Every once in a while I am surprised by how effectively a game onboards a player and seamlessly integrates introducing story and gameplay. Starting up with an anime intro and a great theme song, Smelter quickly ingratiates itself before you even start your adventure. Brought to us by Dangen Entertainment is a fresh look at the “strategy action-platformer” genre inspired by 16-bit classics like Actraiser. Mixing tight gameplay, awesome tunes, and some humorous writing, Smelter could be that hidden gem you’ve been looking for.
Opening to a scene of Adam eating an apple that fell off a hastily taped branch in the Garden of Eden, I wasn’t sure where this game was headed initially. However, the resulting world ending explosion that comically rains down from the heavens erased my doubts almost immediately. Following the detonation we find Eve falling through the darkness, eventually landing in an underground cavern. She meets and releases a being that calls itself Smelter, and he reassures Eve that he is a very good angel. To flee the underground and continue the search for Adam, the two magically combine and Eve gains many new powers.
Succeeding in their escape, Eve and Smelter arrive in the Rumbly Lands. This world map doubles as the game’s strategy component and is broken up into four main continents.Here you will spend your time expanding your empire by creating roads, managing your population’s housing and food, and building defensive structures to fight off enemies. Surprisingly, this gameplay shift fits well into the tone of the game while simultaneously delivering amusing narrative and helpful tutorials. Progressing far enough in any direction usually results in a battle oriented challenge that will unlock powerful character upgrades and new platforming levels.
That brings us to the best part of Smelter: the action. Each time you visit a new continent, a new form is forged into Smelter. Eventually, you have three forms to switch between while navigating levels; allowing for interesting gameplay choices and approaches to encounters. For example, one form offers a double jump and melee attacks while another can glide and do ranged blaster shots. Between switching forms and the incredibly tight controls, Smelter often feels like a Megaman X successor.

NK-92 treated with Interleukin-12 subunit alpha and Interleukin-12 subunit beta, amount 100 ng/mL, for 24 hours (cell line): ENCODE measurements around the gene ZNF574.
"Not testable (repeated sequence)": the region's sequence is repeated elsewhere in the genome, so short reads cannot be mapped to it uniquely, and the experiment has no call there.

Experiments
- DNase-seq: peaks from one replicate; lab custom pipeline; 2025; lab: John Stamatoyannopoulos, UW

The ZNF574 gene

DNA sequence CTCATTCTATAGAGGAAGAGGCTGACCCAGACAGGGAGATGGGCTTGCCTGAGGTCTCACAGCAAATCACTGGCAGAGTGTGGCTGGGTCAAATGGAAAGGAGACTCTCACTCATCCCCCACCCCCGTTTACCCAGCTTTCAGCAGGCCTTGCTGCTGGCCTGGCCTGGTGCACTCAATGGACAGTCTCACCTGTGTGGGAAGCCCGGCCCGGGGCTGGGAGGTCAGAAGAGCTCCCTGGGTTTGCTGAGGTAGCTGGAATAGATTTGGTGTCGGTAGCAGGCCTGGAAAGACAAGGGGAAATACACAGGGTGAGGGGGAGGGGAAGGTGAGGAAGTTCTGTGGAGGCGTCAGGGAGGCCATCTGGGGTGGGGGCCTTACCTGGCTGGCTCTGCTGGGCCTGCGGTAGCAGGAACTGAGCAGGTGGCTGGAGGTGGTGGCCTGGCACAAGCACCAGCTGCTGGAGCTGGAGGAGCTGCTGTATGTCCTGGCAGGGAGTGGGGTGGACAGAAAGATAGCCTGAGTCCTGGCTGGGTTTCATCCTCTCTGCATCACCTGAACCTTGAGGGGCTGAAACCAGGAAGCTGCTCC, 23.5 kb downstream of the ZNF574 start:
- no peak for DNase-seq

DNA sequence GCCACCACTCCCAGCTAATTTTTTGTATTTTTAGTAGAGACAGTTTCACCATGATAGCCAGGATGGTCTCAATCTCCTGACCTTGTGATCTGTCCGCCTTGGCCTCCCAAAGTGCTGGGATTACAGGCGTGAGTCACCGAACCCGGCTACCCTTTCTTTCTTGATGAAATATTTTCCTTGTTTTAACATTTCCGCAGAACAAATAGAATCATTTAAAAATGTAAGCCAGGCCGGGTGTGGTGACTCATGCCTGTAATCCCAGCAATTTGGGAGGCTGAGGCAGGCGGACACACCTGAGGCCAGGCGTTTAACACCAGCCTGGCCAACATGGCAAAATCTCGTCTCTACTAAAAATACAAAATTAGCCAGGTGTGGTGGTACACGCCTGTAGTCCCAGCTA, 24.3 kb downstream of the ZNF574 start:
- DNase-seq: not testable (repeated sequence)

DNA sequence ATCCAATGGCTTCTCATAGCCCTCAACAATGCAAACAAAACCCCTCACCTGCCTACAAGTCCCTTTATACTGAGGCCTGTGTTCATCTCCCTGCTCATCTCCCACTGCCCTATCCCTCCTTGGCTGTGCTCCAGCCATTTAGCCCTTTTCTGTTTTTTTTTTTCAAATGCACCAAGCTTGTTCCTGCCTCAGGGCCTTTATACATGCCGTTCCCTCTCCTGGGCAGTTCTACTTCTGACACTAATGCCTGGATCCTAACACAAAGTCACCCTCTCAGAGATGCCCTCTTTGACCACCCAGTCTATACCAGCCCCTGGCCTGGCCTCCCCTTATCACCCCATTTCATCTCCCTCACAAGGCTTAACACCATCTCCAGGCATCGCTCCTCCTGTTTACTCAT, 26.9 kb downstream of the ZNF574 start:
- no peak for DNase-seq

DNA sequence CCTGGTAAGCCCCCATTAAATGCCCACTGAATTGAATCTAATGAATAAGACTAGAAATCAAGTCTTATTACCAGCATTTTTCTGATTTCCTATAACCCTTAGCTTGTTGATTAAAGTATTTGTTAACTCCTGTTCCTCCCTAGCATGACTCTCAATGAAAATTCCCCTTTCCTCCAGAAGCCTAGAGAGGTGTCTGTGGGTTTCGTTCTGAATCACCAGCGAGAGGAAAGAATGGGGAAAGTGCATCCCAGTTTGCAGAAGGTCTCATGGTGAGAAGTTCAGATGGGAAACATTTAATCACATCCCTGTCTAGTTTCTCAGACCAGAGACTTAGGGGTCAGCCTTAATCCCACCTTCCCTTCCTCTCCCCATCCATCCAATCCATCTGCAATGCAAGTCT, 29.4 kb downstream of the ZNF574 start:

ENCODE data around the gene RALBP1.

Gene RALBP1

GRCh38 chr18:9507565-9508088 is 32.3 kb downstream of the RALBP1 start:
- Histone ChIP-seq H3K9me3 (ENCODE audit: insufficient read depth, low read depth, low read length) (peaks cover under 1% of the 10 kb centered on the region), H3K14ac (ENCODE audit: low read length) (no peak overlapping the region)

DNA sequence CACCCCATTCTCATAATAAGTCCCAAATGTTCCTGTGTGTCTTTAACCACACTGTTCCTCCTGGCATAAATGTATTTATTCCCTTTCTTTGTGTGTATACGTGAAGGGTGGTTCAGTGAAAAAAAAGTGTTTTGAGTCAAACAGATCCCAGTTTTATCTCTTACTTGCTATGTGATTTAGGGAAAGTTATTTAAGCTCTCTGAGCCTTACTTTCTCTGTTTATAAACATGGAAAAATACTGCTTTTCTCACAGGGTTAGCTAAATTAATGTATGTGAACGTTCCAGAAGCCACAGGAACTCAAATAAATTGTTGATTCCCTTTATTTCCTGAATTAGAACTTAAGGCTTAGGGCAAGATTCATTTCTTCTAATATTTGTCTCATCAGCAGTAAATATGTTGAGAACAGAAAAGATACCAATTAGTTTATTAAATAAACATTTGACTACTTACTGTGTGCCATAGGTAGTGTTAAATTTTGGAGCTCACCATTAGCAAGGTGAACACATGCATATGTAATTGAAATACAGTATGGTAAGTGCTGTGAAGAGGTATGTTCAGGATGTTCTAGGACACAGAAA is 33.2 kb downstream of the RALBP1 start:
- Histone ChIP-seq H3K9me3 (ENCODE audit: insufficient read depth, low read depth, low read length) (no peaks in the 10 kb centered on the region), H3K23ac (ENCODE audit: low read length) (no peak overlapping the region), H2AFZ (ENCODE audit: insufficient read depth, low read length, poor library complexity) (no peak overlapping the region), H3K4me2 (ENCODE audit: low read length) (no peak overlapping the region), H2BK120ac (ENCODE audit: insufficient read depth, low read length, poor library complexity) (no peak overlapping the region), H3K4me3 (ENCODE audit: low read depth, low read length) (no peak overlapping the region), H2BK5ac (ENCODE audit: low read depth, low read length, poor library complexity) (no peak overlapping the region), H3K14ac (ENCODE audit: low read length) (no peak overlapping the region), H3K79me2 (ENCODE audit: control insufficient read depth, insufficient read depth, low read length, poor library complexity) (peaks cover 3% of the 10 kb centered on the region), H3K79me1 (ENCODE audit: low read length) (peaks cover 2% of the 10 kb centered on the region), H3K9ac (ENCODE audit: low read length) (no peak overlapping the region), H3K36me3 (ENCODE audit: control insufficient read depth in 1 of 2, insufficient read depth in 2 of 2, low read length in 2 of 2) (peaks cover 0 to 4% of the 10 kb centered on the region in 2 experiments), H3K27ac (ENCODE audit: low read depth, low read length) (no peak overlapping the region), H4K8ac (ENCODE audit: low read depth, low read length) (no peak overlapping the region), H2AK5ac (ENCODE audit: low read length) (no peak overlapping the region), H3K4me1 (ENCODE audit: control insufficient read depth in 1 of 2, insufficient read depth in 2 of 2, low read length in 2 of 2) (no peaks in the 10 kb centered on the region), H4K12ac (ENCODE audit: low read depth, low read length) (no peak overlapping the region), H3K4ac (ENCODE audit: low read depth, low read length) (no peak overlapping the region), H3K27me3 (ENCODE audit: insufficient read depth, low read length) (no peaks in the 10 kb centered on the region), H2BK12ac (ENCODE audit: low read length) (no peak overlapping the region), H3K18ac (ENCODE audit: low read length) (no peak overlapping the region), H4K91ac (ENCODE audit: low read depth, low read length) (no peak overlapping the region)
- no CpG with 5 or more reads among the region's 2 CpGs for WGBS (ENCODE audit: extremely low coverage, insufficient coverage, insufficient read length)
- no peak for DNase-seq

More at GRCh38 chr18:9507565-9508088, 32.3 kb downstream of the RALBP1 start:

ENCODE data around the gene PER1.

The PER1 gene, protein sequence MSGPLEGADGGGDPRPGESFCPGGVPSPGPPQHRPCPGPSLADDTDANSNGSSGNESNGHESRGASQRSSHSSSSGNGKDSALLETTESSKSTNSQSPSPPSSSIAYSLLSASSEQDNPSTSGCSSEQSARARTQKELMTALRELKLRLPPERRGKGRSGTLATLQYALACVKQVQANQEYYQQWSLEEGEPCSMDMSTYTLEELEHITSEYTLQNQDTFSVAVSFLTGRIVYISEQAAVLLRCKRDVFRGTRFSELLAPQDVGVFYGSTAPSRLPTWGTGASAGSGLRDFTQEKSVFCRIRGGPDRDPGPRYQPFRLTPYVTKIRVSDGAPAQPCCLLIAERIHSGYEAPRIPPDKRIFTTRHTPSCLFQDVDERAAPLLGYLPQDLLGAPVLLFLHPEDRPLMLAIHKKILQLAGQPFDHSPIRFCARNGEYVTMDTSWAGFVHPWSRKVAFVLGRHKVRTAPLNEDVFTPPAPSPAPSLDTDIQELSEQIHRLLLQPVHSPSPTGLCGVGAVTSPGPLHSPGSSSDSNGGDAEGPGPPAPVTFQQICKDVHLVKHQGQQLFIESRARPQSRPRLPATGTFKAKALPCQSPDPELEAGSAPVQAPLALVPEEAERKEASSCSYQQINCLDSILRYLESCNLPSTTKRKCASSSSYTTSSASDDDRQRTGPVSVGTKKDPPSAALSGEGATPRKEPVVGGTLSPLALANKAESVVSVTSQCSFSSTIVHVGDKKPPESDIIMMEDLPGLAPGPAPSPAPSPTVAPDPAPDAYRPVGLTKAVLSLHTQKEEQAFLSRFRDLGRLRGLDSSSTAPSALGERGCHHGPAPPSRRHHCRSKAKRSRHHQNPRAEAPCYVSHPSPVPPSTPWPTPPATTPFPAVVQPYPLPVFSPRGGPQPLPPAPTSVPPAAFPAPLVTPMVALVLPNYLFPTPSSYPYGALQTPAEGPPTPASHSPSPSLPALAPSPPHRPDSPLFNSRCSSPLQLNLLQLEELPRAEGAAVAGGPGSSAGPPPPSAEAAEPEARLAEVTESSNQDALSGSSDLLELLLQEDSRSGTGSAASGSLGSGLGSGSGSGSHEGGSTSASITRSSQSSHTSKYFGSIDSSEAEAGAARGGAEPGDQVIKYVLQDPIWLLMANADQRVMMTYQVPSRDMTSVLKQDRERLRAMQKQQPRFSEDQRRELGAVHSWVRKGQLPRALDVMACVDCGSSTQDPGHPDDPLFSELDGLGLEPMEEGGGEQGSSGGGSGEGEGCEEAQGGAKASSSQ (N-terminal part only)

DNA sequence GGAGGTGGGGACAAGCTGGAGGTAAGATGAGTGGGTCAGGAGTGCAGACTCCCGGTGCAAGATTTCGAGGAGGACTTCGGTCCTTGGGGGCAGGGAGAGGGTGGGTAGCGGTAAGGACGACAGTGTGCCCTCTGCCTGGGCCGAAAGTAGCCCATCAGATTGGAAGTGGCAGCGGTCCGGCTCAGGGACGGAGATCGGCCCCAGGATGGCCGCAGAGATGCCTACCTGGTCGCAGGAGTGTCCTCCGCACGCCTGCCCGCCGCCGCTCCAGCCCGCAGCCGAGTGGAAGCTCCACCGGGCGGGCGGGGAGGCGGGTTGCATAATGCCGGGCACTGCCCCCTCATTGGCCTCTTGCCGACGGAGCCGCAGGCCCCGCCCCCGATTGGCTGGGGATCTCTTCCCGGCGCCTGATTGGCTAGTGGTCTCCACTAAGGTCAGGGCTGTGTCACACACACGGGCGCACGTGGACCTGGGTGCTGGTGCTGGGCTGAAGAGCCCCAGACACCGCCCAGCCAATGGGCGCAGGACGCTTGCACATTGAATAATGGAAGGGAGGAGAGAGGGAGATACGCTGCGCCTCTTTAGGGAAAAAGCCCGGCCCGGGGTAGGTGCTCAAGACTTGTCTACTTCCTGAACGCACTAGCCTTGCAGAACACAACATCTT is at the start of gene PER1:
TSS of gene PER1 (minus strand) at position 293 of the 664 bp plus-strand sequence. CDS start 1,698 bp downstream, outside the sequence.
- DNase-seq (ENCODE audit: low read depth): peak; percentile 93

I cannot name drop such an important game without a little more justification, so here goes.
Boss encounters top off almost every mission and are a delightful array of gameplay challenges and goofy characters. They push your platforming skills and are exciting to overcome. While intelligently mixing in the narrative with the fight, defeating a boss always pushes forward the story and has meaning. An important note is that boss fights don’t often force you to use any specific form, giving the player choice of how they approach the fight, deal damage, and avoid deadly attacks. Each major encounter feels unique both graphically and from a gameplay perspective.
Levels themselves contain hidden collectables that are genuinely fun to find, and a challenge to earn. Some are locked inside optional trials that offer a unique test for the form forged in that continent. Eve is locked to that form while racing to the exit. Trials range from time attacks, survival missions, to simply not taking damage. They start off easy to accomplish, but by the end of the game some of these trials took me more than ten attempts to finish.
From the action to the writing, Smelter surprised me in many ways. Drawing inspiration from some of the best 16-bit classics (like Actraiser and Megaman) definitely earned it some kudos from me, especially when those inspirations come together to create such an enjoyable game. While the story was fun and entertaining, it didn’t stick the landing as I was hoping. I never found myself laughing out loud throughout the 10-15 hours of overall gameplay, but I will admit to a few chuckles and many big smiles. With that said, the incredible controls, groovy soundtrack, tough trials, and exciting boss fights made this title one I won’t soon forget (and one I definitely recommend).